Field Mouse ear, Cerastium arvense
Primroses is often the first flower we see in the hedgerows, and I've now also seen the cultivated form in graveyards. More exuberant than the little ones along the road, gardeners must love it for their early colour also, I assume.
Primrose, Primula vulgaris
During the summer, Cork county council comes with their enormous shearer to give those valuable hedgerows an intensive cut and shave. Although garden plants rejuvenate in general after cutting down and dead heading, life in the hedgerow depend on the lush growth for shelter, breeding and food.
Shorn hedgerow, Sheep'shead Peninsula, county Cork.
Last year the Irish minister Gormly (Heritage and Environment) , sent a reminder to all local authorities as a reminder to a provision in in the Wildlife Act, in relation to the cutting of hedges and other areas of uncultivated vegetation between 1 March and 31 August.and receiving an email, recently, about this made me very happy initially, but the fact that this mail was sent to the council in February or earlier in 2008, and that I still found the hedges cut a few months later is perhaps not such a good omen for this year.
I wonder would anybody ever have made a blind guess at how many species are alive in a square metre of hedgerow? It would end in a line of many, many and more zeros. Millions? Billions? Trillions?
And with 44,608km of hedgerow in the county of Cork, we can confidently add three more zeros to all those numbers. .
The Irish Wildlife Trust is asking for our cooperation in making sure that our local authorities learn that this provision in the Act means that hedge/verge or any other wild green/colourful area should stay untouched.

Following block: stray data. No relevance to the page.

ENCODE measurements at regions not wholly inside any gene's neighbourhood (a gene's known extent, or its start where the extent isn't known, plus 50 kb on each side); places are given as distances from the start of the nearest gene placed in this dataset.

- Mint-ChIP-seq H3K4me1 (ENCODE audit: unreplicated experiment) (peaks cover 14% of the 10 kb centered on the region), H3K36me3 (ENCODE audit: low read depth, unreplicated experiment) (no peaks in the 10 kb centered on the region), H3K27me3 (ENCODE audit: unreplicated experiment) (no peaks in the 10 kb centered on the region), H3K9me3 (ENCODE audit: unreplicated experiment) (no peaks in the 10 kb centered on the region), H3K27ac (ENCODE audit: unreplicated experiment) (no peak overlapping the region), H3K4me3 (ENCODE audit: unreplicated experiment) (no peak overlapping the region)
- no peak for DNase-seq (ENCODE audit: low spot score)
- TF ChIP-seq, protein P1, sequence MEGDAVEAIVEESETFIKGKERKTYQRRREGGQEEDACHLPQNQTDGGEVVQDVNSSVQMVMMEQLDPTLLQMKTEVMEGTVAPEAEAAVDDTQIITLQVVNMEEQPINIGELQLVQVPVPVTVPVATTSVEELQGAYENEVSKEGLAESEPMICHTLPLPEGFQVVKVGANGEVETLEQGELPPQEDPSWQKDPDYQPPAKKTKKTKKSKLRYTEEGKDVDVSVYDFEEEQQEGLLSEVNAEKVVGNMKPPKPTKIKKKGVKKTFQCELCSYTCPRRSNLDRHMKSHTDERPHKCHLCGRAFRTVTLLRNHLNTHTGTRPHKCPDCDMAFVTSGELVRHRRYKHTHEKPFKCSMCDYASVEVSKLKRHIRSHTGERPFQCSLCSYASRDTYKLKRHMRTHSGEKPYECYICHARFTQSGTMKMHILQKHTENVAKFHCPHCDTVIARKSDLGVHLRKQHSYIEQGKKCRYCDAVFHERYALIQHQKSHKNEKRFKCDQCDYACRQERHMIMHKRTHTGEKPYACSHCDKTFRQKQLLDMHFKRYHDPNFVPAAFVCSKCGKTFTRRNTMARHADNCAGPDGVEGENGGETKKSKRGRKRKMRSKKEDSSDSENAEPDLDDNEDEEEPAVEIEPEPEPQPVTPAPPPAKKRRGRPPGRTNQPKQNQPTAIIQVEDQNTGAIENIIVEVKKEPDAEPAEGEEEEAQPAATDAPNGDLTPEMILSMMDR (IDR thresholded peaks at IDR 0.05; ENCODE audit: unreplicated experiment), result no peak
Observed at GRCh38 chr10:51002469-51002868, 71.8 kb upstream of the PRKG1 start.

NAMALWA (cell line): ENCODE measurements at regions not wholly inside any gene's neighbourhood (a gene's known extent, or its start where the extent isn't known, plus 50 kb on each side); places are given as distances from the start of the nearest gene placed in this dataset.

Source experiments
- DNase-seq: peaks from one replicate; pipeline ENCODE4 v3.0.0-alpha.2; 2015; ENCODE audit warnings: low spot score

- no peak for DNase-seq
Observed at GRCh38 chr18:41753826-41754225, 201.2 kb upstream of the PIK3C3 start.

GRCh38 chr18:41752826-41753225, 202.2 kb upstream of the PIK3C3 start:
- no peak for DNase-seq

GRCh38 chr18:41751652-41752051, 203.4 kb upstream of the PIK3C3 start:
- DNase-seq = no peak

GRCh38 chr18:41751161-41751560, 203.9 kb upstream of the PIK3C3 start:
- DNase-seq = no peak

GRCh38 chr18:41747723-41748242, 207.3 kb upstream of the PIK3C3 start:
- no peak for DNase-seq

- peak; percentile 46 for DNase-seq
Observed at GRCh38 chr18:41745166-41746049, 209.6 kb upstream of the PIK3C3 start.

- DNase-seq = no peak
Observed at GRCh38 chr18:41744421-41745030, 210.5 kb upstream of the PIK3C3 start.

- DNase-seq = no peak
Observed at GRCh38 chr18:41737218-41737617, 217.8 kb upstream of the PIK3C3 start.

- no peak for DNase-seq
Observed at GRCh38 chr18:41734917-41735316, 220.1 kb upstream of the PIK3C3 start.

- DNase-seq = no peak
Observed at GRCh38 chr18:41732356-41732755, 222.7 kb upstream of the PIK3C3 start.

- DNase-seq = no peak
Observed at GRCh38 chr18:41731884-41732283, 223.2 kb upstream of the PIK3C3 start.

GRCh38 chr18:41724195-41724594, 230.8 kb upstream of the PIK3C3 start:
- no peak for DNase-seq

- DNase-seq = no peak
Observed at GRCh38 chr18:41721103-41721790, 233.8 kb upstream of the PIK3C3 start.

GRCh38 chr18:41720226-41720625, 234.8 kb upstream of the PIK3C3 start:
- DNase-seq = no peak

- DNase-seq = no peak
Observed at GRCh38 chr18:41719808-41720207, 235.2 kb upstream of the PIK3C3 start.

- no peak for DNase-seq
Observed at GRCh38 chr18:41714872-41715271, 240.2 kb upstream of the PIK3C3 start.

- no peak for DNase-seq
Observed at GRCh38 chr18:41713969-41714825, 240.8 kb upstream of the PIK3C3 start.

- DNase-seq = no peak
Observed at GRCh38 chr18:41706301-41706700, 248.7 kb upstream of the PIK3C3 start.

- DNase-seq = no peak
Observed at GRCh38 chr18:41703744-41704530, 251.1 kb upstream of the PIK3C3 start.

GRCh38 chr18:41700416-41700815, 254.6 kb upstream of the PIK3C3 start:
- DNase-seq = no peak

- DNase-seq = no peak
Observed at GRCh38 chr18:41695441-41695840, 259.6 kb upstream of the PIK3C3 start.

SO Please, if you live in the republic of Ireland, and you do see any cutting of wild hedges, road verges, please Take a Note, a picture, and remember the date.
You can report this, by Time, Date, and location.
Then you can send this info to http://www.iwt.ie
We need to act as Nature's Watchdogs, unfortunately, and your help would be most useful. The minister asks us to be vigilant of hedge cutters in particular, and perhaps we can have a truly wild hedgerow summer this year?
Lets all make it clear that we need to protect this wonderful habitat. Also, please make sure that your family and friends are aware of this inhumane act against our wildlife.
This, Fuschia, is perhaps one of the most iconic Irish hedgerow species, seen in South West Ireland today.
Fuscia, Fuchsia magellanica.
Seen along the coastal road, Dunmanus Bay, northside
Not really hedgerow species, more roadside and banks, still a little more colour.
Plantain Ribwort, Plantago Lanceolata
Dandelion, Taraxacum Officianala.
The little Herb Robert
Herb Robert, Geranium robertianum
In spring Irish hedgerows come alive, first with Primroses, and then the next burst of colour arrives soon afterwards on the ground level. Little Flowers like Herb Robert, with its sweet pink face